Over the last 50 years, Tyre has suffered terribly from one conflict after another. At the present moment, Tyre is peaceful, but its residents are all too aware of how close Israel is, and because of the tensions between the two countries, the potential conflict is just something that the residents must live with.
Hezbollah flags and propaganda posters are everywhere in Tyre, but again Hezbollah and its supporters could not care less about giving a backpacker a hard time.
Tyre is 100% safe. Just don’t go talking about how great Israel is and you will be fine (this is true whenever you are in Lebanon. Don’t say the “I” word.
Getting off the Beaten Track in Lebanon
The fact is that most of Lebanon is off the beaten path for travelers. I saw almost no other backpackers/tourists over the course of the near month I spent in Lebanon.
Apart from the famous sites like Baalbek, the Jeita Grotto, and parts of Beirut, the rest of Lebanon is not visited by foreigners in heavy numbers.
Lebanon is indeed one of the least-touristy countries I have ever been to. Only Pakistan has felt more off the beaten track as a whole then Lebanon.
As soon as you set foot out of Beirut or the other above mentioned sites, you are not bound to see many other foreigners, which leaves the door to discovery and exploration wide open.
One absolute gem of an unorthodox adventure, is Mt Mleeta Resistance Memorial otherwise known as “Hezbollah Land”. Situated on Lebanon’s Southern border with Israel, it is the former battle front from Hezbollah’s war with the occupying Israeli army which has been turned into an open air museum. The museum is operated by serving Hezbollah soldiers making it a controversial, but fascinating experience.
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Top Things to Do in Lebanon
Below I have listed the 10 best things to do in Lebanon.
1. Explore the Jeita Grotto
There is a reason that the Jeita Grotto was a nominee to join the “7 wonders of the world” list. This place is total magic and is not be missed!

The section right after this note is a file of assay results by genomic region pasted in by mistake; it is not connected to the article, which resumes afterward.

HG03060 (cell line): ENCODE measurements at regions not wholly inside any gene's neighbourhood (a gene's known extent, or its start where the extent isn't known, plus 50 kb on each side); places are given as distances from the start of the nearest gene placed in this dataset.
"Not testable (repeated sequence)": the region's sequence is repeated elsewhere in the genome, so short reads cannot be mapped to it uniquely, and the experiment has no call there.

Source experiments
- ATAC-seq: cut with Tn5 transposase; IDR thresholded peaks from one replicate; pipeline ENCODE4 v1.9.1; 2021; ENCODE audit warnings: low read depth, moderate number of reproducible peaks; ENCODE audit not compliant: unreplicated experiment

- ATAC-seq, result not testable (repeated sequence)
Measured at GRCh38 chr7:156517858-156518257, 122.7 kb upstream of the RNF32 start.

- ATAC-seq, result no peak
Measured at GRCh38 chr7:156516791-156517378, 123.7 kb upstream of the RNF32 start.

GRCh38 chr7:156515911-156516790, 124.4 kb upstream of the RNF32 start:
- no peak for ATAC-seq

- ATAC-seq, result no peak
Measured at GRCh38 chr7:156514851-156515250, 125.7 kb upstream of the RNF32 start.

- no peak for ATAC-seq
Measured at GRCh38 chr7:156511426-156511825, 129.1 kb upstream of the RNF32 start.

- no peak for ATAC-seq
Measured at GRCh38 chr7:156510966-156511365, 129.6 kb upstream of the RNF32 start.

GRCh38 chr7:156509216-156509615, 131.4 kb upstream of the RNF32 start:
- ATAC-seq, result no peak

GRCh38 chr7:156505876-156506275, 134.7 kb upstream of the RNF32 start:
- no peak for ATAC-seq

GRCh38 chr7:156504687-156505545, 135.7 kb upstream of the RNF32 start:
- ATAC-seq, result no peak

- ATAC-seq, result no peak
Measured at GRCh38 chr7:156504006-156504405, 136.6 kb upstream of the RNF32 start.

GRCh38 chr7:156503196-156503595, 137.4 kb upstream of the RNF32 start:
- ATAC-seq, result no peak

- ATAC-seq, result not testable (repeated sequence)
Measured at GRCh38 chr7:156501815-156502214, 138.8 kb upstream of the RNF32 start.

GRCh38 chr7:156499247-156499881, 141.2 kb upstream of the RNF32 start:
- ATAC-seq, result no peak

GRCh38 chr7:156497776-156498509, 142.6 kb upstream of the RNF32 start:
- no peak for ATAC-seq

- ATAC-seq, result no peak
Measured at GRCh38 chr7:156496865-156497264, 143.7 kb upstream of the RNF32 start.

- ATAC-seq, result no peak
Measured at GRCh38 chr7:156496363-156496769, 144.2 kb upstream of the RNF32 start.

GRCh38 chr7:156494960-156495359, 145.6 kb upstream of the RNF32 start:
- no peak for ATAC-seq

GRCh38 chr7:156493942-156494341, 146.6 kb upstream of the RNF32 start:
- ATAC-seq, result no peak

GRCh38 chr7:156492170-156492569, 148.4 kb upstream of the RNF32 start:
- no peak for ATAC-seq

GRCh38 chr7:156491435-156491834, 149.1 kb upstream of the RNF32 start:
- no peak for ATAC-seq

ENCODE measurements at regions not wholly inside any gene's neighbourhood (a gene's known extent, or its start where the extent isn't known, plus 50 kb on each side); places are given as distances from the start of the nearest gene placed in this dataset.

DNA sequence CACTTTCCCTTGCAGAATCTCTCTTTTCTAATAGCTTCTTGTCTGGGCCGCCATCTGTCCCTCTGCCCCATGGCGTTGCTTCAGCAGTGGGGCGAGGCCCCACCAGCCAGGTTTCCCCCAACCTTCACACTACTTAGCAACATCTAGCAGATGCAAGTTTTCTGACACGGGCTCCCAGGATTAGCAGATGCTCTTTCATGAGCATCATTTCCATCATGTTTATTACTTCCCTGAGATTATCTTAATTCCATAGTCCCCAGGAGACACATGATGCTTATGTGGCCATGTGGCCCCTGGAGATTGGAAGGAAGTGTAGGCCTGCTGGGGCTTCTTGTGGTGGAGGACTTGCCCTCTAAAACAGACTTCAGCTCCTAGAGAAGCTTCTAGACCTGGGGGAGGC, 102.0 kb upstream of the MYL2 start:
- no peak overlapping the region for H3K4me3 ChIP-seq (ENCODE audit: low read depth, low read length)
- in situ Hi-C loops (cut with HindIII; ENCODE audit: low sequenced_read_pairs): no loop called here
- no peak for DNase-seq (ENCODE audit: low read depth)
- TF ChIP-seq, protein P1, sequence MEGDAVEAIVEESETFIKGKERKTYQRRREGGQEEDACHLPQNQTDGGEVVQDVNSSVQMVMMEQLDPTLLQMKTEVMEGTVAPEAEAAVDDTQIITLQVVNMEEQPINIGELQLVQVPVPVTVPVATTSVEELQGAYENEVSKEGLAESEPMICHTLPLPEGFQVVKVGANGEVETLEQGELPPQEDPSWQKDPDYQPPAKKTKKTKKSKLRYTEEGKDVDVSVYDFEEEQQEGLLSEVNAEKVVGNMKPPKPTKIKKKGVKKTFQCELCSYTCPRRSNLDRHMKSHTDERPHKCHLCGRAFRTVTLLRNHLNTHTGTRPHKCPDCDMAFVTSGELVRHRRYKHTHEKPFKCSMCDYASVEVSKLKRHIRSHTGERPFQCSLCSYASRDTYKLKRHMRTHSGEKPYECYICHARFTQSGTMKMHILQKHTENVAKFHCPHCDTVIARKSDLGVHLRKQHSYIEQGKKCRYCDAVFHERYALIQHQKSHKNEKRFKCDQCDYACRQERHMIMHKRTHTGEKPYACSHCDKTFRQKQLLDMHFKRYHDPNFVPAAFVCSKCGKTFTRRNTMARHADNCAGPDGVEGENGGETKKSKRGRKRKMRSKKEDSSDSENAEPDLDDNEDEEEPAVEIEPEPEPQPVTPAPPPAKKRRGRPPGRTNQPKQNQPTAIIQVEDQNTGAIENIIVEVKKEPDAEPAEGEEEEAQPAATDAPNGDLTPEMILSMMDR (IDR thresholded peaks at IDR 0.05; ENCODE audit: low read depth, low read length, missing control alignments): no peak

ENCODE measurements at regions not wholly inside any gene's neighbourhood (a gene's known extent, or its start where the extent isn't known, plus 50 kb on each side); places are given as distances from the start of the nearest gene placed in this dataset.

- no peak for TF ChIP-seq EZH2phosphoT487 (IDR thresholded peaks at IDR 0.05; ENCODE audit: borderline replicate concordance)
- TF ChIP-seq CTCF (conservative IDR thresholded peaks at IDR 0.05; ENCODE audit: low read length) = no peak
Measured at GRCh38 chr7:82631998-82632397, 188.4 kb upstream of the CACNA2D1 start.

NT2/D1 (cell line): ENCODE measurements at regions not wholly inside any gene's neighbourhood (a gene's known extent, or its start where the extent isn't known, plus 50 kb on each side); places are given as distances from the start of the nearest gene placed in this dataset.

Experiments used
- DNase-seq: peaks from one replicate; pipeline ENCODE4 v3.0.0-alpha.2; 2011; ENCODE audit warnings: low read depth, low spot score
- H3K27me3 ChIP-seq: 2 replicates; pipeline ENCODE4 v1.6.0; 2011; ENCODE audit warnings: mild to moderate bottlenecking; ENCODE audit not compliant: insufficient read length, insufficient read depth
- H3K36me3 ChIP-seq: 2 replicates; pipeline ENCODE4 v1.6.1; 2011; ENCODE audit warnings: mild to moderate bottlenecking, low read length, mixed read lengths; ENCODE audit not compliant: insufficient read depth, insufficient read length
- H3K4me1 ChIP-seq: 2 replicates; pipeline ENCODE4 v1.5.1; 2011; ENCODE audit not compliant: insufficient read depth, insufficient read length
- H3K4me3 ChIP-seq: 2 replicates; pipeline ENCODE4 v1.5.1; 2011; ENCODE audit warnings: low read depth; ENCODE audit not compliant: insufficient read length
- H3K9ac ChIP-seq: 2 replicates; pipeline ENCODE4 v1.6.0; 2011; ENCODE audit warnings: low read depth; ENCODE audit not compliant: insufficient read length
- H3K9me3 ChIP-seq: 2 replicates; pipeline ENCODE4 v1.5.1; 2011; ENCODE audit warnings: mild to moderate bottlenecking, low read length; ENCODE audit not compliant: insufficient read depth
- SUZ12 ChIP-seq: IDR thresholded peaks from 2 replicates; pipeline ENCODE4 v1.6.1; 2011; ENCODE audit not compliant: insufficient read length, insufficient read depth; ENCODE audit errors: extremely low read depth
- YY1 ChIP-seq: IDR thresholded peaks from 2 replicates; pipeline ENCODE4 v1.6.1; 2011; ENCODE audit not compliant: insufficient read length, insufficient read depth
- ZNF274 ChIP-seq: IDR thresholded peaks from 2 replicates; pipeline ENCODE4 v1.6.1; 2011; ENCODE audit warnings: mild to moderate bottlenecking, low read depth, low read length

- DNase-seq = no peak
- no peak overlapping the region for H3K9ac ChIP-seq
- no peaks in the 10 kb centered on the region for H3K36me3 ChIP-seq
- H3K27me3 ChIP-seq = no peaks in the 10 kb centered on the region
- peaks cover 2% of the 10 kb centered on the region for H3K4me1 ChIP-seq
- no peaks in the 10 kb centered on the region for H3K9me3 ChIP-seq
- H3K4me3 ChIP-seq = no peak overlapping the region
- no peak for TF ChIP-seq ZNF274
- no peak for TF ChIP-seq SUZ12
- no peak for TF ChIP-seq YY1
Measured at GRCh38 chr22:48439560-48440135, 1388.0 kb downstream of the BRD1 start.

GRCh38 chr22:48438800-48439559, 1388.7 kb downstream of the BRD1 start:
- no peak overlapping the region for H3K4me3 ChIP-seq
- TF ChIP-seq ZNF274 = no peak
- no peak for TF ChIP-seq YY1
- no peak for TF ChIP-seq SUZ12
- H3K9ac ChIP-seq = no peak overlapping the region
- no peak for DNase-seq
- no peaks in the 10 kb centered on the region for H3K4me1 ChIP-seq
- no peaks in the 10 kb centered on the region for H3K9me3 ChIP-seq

2. Get Lost in the Old Souks
Oddly enough, Beirut does not have a massive regional souk. In just about every other city though, you can wind you way through ancient market streets and small forgotten allies to discover the true sights, smells, and tastes of modern Lebanon.
3. Stay in a Monastery
Lebanon is home to some truly incredible monasteries in the mountains, some of which you can spend the night at!
4. Eat Meze
Meze is a broad term for all of the amazing small/side dishes found in Lebanese cuisine. Meze can just be the appetizers, or it can easily turn into a huge spread for an entire meal. Hummus, baba ganoush, fatoush, grape leaves, labneh, spicy potatoes are all amazing meze dishes.
5. Visit the Mosques and Churches
Just about everywhere you go in Lebanon, you will find a beautiful mosque, a church, or both. Architecture, age, and interior design vary across the board and visiting these religious buildings offers a deeper insight into one of the major realities of Lebanese life: religion.
6. Experience the Bacchus Temple at Baalbek.
As far as ruins go, the Bacchus Temple at Baalbek is the most impressive man-made structure from history that I have ever seen. Also, not to be missed!
7. Be Wowed at the Baatara Gorge Waterfall
Lebanon’s second most famous natural attraction is equally as mind blowing as the Jeita Grotto, but in a totally different way.
8. See the Ancient Trees at the Cedars of God Reserve
Whilst my own experience at the Cedars of God was far from a positive one, the trees here are incredible and if you get to see them on a day where hordes of people are not present, I am certain you will thoroughly enjoy yourself.
9. Go for a Hike in the Kadisha Valley
Monasteries, forts, waterfalls, and miles of hiking trail make the legendary Kadisha Valley one of the most compelling areas in all of Lebanon.
10. Try Arak
Arak is a popular liquor throughout the Middle East. It is an especially important beverage in Lebanon. I was told that if you eat any sketchy street meat, a couple of shots of Arak will all but guarantee that you won’t get sick as the parasites cannot survive a good Arak bath in your stomach.
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Backpacker Accommodation in Lebanon
Finding cheap backpacker accommodation in Lebanon is not without its challenges. Save for Beirut, there are virtually no hostels to be found anywhere in the country!
Lebanon is just not set up to facilitate a backpacker scene as of yet, and the lack of hostels reflect that. That said, you do have some options. Just don’t expect to find $10 dorm beds anywhere in Lebanon.
Your best bet for finding cheap accommodation is to book midrange hotels and cheap Airbnb apartments.